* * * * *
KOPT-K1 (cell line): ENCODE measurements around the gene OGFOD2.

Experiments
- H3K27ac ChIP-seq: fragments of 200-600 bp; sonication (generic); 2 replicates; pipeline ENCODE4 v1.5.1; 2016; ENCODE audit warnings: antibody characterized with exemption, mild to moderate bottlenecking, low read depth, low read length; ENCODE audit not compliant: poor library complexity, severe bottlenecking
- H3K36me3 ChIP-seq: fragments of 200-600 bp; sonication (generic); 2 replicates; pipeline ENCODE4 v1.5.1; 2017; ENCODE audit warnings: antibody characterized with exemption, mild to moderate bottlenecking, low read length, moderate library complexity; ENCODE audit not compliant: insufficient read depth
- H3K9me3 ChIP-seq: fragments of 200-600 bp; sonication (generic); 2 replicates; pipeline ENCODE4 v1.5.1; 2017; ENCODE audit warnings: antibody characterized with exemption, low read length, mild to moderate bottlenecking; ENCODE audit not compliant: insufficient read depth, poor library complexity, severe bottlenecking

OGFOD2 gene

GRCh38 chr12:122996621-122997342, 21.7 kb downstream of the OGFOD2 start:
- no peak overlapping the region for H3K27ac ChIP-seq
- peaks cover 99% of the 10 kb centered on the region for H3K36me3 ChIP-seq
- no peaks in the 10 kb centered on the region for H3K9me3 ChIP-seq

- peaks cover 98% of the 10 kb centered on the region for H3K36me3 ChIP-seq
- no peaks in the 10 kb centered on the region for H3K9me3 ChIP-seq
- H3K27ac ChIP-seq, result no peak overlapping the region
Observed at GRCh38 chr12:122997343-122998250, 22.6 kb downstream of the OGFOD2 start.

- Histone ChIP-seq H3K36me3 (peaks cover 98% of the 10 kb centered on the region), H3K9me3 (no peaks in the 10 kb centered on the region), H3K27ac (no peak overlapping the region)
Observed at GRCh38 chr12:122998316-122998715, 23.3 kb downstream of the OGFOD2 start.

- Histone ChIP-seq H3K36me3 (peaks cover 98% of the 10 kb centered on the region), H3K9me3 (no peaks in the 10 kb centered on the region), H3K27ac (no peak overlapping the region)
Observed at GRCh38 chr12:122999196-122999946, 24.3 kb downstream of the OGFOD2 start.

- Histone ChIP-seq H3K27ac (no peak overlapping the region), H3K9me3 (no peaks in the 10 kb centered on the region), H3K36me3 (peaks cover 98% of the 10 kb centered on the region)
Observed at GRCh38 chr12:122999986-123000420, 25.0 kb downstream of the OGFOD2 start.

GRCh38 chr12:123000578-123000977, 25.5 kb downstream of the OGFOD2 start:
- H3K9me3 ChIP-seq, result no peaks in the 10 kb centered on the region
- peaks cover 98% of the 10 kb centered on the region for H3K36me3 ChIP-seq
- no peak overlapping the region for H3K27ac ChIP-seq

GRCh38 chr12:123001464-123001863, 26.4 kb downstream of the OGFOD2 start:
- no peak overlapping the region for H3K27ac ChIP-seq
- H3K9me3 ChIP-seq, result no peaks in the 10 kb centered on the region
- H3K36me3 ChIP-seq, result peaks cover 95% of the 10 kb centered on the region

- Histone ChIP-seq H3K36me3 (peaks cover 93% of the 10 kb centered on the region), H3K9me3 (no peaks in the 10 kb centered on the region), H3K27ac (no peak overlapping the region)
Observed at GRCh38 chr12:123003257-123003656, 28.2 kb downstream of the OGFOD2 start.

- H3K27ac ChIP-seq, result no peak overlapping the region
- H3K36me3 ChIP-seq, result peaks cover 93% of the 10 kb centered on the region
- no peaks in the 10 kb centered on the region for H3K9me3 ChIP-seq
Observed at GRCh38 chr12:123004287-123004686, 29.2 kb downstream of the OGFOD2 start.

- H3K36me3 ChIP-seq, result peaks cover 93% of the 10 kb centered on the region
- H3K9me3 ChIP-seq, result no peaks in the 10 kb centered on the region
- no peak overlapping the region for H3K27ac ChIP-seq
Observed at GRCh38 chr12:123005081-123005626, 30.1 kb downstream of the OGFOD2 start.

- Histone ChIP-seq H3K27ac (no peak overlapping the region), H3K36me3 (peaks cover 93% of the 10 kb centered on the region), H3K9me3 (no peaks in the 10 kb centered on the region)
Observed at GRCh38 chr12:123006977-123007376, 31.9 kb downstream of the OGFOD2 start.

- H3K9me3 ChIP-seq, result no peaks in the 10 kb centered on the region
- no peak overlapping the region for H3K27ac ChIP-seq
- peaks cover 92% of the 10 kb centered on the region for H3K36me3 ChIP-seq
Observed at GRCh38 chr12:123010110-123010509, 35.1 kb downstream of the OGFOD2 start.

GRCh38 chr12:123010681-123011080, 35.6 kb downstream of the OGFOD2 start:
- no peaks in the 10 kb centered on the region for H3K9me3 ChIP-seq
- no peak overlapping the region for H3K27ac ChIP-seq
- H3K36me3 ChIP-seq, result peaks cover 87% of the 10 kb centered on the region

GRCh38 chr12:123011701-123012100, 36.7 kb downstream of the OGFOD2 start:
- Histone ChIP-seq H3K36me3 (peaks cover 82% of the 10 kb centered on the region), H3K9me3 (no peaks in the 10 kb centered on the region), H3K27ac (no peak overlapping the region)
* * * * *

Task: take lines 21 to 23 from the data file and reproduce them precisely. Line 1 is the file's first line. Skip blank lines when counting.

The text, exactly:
GRCh38 chr12:123000578-123000977, 25.5 kb downstream of the OGFOD2 start:
- H3K9me3 ChIP-seq, result no peaks in the 10 kb centered on the region
- peaks cover 98% of the 10 kb centered on the region for H3K36me3 ChIP-seq